Watch huge building mechanically walk to its new location

Originally published at: https://boingboing.net/2020/10/30/watch-huge-building-mechanically-walk-to-its-new-location.html

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Up next

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Baba Yaga has really upped her game.

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Quite an engineering feat IMO. Kudos to them for not just tearing down the old school and building a new one.

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That is neat - and color me surprised that they didn’t just tear it down and build something else. China has been voracious in growth and tearing things down and starting over was pretty typical, I thought. They probably don’t make them like they used too, though.

Not that we wouldn’t also tear it down in the US as well.

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Here’s a tune to go with that ponderous moving:

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I was thinking more…

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18 days to move? They could have built a new one in that time!

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Hydraulics.

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It’s neat, but it raises a lot of questions about the building’s foundations.

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The only way this makes sense to me is a showcase, or test of this technology.

Not really. They cut off the original foundations and put in a grid of reinforced concrete. The grid is designed to take the load of the building and to transfer the load to the points where the hydraulic jacks are. The building looks like it could be a frame/skeleton construction, so the load will be concentrated at a number of points anyway. If it isn’t, the structural design of the grid will take that into account.
My guess is that they’ll keep the grid and just put the whole shebang on top of new foundations at the new location. Which would be another design consideration for the grid.
It’s a pretty straightforward operation, it just takes time.
Sometimes the grid is constructed using steel girders, usually when the grid is removed after the translocation. Bit like a giant cake slice.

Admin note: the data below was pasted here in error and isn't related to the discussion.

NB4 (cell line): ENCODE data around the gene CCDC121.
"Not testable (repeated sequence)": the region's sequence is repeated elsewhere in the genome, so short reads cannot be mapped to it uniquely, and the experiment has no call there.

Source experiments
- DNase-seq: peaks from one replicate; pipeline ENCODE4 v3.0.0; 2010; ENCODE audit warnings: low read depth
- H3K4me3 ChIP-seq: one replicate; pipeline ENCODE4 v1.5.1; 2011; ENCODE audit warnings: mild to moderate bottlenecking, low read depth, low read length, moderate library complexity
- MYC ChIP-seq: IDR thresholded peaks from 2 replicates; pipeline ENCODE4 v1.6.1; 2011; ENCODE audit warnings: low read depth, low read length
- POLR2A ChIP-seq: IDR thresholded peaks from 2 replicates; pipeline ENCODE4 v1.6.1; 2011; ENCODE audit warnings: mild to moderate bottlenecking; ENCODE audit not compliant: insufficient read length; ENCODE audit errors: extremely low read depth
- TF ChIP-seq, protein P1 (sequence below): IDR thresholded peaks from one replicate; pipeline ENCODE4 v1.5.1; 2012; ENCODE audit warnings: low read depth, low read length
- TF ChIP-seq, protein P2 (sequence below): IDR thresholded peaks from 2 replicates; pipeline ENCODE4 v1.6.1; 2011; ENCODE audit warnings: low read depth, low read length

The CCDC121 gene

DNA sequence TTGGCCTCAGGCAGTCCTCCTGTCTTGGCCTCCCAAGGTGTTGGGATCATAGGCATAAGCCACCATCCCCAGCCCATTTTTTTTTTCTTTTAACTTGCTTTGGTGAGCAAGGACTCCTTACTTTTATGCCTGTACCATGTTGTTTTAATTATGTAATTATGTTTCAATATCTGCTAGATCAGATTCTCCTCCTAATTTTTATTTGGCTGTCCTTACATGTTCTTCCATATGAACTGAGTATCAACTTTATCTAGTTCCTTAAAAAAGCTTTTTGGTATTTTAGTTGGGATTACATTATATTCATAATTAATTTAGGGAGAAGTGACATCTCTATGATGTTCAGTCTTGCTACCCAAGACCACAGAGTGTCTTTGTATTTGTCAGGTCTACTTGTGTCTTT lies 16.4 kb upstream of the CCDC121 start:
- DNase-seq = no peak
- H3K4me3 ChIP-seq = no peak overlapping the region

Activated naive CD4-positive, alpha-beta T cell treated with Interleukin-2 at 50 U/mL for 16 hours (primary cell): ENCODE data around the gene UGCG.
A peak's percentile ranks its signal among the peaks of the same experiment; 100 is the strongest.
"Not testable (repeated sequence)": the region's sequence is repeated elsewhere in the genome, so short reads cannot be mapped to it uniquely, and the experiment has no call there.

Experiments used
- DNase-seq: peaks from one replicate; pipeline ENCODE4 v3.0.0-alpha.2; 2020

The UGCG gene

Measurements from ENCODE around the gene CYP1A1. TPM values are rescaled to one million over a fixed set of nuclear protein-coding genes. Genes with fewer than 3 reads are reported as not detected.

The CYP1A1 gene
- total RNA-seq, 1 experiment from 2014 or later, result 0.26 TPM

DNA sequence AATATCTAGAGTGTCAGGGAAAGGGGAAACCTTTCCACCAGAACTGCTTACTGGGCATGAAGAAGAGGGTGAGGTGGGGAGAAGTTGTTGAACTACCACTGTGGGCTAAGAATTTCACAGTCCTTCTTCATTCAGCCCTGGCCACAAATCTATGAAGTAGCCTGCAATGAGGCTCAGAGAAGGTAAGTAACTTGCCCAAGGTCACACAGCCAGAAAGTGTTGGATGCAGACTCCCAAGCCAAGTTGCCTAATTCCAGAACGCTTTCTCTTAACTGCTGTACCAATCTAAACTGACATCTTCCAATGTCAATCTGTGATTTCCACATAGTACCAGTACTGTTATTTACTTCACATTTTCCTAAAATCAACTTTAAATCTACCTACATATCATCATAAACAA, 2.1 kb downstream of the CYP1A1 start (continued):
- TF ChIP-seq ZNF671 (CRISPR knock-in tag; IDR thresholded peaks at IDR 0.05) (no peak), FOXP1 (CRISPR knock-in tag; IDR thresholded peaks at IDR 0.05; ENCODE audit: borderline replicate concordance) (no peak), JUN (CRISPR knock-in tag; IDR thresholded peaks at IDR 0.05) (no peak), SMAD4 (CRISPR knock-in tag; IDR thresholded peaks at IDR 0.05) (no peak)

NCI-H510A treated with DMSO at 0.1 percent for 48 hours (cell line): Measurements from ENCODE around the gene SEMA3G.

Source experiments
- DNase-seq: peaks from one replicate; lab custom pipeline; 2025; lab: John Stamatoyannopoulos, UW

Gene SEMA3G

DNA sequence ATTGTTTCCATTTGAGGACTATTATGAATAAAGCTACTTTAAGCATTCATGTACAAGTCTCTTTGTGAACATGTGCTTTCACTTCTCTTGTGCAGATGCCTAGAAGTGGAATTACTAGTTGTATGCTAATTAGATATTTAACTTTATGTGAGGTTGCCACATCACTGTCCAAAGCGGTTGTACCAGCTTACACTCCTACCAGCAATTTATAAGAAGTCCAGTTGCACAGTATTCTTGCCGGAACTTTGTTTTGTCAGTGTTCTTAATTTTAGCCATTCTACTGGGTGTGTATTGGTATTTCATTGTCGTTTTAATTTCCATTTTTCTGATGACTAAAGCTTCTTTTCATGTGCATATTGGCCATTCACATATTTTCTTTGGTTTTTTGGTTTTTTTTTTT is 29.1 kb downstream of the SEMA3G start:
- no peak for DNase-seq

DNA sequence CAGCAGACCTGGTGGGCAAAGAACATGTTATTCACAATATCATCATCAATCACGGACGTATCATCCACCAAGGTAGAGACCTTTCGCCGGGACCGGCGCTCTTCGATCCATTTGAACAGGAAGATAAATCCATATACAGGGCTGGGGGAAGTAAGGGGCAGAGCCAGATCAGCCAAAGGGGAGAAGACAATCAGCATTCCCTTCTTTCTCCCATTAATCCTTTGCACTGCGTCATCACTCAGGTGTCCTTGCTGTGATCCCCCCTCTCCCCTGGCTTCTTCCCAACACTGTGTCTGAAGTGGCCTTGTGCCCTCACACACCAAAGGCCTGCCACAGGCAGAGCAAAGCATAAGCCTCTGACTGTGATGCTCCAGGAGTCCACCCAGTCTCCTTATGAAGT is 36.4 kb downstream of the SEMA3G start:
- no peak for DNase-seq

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Using hydraulic jacks to move buildings is a tried and tested technology which has been available since the 1960ies or so.
Building bridges, straighten out leaning chimneys, relocating listed buildings, and so on.

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Go home massive building in Shanghai, you’re drunk

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Always surprising to find cases where wheels are not the best tool for straight surface lateral movement.

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This reminded me of the work that was done to re-locate the Cape Hatteras Lighthouse. It had to be moved 2,900 feet uphill to get it clear of the eroding shoreline. The challenges of pushing along a historic brick lighthouse made it an impressive move. It took 23 days of gradual movement.

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How the hell did they get the first foot under there?!?

Even further back than that even -
https://en.wikipedia.org/wiki/Raising_of_Chicago#Hydraulic_raising_of_the_Franklin_House

Apparently back in the day Chicago was like one of those sliding-tile puzzle games or a fleet of those Python bankers brokers : (quote from the above wiki)

Traveller David Macrae wrote, “Never a day passed during my stay in the city that I did not meet one or more houses shifting their quarters. One day I met nine. Going out Great Madison Street in the horse cars we had to stop twice to let houses get across.” The function for which such a building had been constructed would often be maintained during the move. A family could begin dining at one address and end their meal at another, and a shop owner could keep their shop open, even as customers had to climb in through a moving front door.[36][37][38][39][40] Brick buildings also were moved from one location to another, and in 1866, the first of these—a brick building of two and a half stories—made the short move from Madison Street out to Monroe Street.[41] Later, many other much larger brick buildings were rolled much greater distances across Chicago.

This walking mechanism is crazy though - curious why that was chosen over rollers, gentler on the pavement maybe?

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This building in Romania was jacked up and moved on rails, supposedly while the residents were still inside:

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Combination jack things and slidey plates (not the technical terms?)

I was looking forward to seeing the (ca. 2000ish) move of Cape Hatteras Lighthouse straight up some rock at 50 degrees or something. No rock, just back from the ocean. Aw.

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